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Alcohol use disorder-related sick leave and mortality: a cohort study



Alcohol use disorders (AUDs) are associated with the highest all-cause mortality rates of all mental disorders. The majority of patients with AUDs never receive inpatient treatment for their AUD, and there is lack of data about their mortality risks despite their constituting the majority of those affected. Absenteeism from work (sick leave) due to an AUD likely signals worsening. In this study, we assessed whether AUD-related sick leave was associated with mortality in a cohort of workers in Germany.


128,001 workers with health insurance were followed for a mean of 6.4 years. We examined the associations between 1) AUD-related sick leave managed on an outpatient basis and 2) AUD-related psychiatric inpatient treatment, and mortality using survival analysis, and Cox proportional hazard regression models (separately by sex) adjusted for age, education, and job code classification. We also stratified analyses by sick leave related to three groups of alcohol-related conditions (all determined by International Classification of Diseases 9th ed. (ICD-9) codes): alcohol abuse and dependence; alcohol-induced mental disorder; and alcohol-induced medical conditions.


Outpatient-managed AUD-related sick leave was significantly associated with higher mortality (hazard ratio (HR) 2.90 (95% Confidence interval (CI) 2.24-3.75) for men, HR 5.83 (CI 2.90-11.75) for women). The magnitude of the association was similar for receipt of AUD-related psychiatric inpatient treatment (HR 3.2 (CI 2.76-3.78) for men, HR 6.5 (CI 4.41-9.47) for women). Compared to those without the conditions, higher mortality was observed consistently for outpatients and inpatients across the three groups of alcohol-related conditions. Those with alcohol-related medical conditions who had AUD-related psychiatric inpatient treatment appeared to have the highest mortality.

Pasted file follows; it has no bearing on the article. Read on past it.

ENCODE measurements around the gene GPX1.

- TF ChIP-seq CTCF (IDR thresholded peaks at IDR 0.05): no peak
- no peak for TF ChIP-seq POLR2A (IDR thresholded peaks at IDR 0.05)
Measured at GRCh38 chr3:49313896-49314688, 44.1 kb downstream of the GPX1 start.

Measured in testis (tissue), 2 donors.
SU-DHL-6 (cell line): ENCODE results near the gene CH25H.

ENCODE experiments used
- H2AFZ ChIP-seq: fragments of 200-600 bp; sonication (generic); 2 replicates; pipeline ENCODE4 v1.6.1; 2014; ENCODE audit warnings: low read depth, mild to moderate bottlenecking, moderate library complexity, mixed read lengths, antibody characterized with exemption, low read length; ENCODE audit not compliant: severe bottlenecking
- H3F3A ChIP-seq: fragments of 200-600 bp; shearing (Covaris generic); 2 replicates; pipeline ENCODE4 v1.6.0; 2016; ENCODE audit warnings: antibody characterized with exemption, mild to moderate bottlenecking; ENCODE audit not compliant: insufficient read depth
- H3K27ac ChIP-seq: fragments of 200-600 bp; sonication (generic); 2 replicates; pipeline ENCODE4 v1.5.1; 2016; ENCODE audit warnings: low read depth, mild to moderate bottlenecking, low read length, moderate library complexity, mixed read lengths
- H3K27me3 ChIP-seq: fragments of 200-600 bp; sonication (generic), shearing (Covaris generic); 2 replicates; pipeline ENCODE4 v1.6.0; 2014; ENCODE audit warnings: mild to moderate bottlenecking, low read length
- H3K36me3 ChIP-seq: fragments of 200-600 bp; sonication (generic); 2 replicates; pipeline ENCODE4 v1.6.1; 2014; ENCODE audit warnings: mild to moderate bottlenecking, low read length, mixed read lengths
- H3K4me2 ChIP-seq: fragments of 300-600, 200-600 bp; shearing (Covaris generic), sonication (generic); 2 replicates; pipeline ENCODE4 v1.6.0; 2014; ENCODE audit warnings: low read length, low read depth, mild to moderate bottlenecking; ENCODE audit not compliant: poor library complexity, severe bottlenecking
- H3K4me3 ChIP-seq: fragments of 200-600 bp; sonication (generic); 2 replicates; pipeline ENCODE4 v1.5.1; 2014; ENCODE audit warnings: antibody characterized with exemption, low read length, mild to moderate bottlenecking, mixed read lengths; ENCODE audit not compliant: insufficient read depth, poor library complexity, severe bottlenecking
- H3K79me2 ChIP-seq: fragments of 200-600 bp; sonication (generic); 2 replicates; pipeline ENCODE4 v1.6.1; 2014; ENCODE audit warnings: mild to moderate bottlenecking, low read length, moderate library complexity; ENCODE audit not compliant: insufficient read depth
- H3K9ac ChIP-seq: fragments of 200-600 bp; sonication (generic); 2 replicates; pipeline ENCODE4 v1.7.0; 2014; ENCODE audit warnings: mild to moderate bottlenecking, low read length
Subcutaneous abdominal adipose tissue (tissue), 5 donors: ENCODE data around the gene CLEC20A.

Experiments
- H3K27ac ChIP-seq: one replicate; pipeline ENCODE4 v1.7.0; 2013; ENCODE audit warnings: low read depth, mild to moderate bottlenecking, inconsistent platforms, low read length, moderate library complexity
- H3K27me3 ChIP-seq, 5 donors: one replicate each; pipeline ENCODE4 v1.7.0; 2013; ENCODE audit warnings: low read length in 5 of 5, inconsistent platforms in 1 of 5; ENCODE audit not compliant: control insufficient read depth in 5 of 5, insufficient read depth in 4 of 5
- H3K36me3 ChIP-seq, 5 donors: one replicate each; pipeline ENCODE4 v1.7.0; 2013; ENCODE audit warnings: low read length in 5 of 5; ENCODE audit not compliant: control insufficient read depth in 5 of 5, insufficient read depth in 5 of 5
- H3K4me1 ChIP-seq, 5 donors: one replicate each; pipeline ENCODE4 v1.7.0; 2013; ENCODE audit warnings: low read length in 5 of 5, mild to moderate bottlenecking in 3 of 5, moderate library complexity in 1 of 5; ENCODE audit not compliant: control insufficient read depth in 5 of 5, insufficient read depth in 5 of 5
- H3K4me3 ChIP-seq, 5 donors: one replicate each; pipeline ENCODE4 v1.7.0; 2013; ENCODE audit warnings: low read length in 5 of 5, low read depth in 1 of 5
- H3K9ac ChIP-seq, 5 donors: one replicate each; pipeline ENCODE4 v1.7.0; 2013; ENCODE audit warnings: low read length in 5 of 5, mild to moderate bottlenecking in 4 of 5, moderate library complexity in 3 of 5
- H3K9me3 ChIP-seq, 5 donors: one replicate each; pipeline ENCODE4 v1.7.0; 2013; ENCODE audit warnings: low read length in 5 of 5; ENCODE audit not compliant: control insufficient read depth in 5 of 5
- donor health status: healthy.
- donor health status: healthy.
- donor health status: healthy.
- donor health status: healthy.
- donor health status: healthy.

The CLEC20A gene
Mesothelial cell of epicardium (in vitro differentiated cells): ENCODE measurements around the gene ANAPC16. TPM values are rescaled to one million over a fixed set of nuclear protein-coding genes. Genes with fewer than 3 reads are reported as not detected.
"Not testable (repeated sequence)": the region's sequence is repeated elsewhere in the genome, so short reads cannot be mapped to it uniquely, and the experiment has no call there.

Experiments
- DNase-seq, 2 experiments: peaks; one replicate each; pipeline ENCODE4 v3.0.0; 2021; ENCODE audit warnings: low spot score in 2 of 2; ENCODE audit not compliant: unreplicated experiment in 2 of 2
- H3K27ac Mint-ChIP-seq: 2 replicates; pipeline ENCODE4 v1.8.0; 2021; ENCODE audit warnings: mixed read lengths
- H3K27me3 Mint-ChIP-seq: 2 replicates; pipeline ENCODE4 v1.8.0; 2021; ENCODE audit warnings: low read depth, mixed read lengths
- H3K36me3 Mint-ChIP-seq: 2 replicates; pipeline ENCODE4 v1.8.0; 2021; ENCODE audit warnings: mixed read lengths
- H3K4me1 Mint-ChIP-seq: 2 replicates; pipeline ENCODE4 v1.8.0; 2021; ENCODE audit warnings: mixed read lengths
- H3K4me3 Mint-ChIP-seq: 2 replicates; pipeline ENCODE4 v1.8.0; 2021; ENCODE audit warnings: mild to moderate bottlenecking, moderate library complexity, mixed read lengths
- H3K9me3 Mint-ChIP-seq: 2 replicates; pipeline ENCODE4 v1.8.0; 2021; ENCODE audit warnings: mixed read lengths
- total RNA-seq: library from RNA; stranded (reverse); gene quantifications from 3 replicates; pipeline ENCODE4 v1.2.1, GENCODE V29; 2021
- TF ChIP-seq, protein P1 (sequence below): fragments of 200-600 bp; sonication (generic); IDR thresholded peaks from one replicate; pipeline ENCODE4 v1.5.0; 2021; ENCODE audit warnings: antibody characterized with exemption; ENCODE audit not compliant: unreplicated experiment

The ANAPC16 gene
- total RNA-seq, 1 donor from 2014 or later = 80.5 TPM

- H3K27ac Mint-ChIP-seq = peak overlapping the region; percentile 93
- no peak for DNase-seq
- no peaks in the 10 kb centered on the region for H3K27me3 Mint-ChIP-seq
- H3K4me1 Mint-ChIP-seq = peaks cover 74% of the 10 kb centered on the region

Alcohol use disorder-related sick leave as documented in health insurance records is associated with higher mortality. Such sick leave does not necessarily lead to any specific AUD treatment. Therefore, AUD-related sick leave might be used as a trigger for insurers to intervene by offering AUD treatment to patients to try to reduce their risk of death.


Alcohol use disorders (AUDs) are prominent causes of morbidity and mortality, occurring in 4-9% of the population in any given year [1] and accounting for about 5% of all disability [2]. Alcohol-dependent patients have the highest standardized mortality ratio of all patients who receive inpatient psychiatric treatment [3, 4]. Reliability of this estimate is low, because most individuals with AUDs receive no treatment for their disorder [5]. Past research suggests that a major reason for this is that individuals with AUDs do not perceive a need for treatment [6]. How can these undetected cases be brought to light? A strong indicator for the presence of an AUD is getting certified as unfit for work because of an alcohol-related diagnosis. Getting certified unfit for work is not necessarily followed by a specific treatment intervention, but shows impairment in social functioning typical for alcohol consumption patterns that get out of hand. As outpatient diagnoses are missing from most large epidemiological datasets, studies of the long-term outcome of these patients have been scarce.